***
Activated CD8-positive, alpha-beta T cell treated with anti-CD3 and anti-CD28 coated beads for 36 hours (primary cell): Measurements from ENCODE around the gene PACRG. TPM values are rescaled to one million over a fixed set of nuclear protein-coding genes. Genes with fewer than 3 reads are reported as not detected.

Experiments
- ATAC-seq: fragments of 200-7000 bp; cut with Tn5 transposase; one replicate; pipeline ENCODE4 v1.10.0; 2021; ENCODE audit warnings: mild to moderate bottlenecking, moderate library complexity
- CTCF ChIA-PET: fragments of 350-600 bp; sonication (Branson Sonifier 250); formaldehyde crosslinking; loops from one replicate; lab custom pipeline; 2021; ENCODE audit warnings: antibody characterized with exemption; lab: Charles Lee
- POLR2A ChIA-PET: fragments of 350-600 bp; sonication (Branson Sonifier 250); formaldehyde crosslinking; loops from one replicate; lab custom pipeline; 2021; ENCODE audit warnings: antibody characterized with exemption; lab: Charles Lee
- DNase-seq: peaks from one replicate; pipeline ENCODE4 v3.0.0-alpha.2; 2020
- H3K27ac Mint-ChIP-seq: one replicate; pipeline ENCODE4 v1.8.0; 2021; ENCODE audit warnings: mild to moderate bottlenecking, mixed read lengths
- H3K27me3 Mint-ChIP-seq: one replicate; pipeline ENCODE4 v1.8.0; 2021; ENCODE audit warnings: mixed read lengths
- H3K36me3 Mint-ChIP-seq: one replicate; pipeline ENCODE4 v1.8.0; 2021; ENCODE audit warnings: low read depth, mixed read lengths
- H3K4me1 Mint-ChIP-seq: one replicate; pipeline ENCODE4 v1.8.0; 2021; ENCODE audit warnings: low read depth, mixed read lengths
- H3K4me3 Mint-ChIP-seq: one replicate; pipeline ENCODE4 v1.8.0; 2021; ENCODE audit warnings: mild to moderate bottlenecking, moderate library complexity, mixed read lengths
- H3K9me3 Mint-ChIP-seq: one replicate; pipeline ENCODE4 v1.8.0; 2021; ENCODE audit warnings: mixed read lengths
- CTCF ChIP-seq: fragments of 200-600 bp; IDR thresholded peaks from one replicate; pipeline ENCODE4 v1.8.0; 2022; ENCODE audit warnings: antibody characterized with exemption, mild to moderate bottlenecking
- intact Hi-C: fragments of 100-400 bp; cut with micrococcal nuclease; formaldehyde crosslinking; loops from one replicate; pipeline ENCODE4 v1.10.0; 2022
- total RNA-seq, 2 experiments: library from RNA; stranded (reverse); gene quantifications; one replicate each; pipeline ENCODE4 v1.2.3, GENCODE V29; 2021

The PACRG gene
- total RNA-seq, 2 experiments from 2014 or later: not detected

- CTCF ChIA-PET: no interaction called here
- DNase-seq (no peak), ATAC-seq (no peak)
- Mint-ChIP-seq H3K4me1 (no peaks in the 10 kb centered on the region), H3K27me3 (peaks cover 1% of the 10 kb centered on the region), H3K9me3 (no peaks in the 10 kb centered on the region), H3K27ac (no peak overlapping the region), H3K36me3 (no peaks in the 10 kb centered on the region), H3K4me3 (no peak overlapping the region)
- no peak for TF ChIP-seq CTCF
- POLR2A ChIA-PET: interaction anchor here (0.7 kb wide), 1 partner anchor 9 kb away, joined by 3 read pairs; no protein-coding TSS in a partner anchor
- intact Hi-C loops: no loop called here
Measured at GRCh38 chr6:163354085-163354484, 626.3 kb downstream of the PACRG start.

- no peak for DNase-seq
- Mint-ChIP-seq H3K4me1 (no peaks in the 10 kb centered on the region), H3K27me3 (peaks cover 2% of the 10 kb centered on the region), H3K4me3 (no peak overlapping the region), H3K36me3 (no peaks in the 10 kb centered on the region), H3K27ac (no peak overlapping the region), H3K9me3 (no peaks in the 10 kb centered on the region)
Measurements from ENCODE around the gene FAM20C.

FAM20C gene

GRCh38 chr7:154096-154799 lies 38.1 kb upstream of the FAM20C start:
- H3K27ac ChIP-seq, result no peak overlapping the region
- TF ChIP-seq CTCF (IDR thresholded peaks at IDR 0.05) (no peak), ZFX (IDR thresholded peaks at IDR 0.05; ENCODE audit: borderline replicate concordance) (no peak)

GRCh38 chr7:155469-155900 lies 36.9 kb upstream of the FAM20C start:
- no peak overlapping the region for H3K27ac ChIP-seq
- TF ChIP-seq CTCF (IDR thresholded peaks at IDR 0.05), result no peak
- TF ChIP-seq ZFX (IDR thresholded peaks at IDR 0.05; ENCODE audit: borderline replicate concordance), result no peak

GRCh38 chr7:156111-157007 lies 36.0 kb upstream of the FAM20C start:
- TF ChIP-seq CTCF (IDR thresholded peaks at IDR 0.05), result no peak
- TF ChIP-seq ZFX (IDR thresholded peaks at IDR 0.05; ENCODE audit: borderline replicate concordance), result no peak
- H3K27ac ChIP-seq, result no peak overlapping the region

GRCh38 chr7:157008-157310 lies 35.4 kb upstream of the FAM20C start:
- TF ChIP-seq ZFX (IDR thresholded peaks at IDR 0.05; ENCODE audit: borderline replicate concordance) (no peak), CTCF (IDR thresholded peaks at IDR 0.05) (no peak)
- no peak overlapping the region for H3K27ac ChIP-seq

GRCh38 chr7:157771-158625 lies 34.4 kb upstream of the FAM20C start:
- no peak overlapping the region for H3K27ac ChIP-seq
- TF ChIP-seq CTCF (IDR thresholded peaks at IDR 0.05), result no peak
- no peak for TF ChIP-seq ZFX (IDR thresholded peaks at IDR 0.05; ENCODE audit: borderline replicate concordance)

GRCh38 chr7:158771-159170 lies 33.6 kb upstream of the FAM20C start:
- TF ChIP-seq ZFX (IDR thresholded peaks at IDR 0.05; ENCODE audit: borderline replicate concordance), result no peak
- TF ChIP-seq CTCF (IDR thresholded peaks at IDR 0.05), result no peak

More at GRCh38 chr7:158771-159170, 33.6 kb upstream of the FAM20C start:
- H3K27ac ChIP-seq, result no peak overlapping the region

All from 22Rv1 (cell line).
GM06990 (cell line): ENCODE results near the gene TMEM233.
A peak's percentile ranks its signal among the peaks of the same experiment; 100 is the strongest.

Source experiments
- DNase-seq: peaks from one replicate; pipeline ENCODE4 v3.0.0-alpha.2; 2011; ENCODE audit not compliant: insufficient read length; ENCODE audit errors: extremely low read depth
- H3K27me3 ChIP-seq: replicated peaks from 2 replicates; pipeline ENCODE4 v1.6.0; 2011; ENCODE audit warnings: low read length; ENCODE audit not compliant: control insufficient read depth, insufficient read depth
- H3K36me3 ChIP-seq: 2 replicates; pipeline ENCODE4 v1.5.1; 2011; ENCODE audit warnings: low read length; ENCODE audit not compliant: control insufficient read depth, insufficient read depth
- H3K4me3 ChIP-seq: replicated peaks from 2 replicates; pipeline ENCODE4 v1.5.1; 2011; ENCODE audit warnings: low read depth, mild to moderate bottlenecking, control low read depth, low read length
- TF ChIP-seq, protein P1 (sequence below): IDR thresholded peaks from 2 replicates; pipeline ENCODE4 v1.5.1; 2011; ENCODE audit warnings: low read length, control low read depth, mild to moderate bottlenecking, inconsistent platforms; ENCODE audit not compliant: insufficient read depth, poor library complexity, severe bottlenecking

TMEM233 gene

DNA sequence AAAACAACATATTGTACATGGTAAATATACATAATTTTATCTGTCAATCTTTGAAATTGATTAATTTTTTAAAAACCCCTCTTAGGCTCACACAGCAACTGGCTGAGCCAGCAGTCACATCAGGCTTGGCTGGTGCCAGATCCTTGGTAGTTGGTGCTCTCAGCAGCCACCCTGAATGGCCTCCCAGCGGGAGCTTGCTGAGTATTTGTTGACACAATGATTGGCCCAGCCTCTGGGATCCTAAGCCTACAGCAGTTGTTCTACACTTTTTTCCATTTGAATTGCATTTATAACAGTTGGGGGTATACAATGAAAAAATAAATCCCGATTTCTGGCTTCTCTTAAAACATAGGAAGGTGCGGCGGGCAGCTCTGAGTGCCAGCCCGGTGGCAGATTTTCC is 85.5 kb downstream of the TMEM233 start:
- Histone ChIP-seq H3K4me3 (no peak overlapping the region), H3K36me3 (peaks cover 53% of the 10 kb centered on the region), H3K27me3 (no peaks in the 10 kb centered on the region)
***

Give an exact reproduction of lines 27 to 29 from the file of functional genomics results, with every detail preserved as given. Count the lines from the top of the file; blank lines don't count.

Measurements from ENCODE around the gene FAM20C.

FAM20C gene

GRCh38 chr7:154096-154799 lies 38.1 kb upstream of the FAM20C start: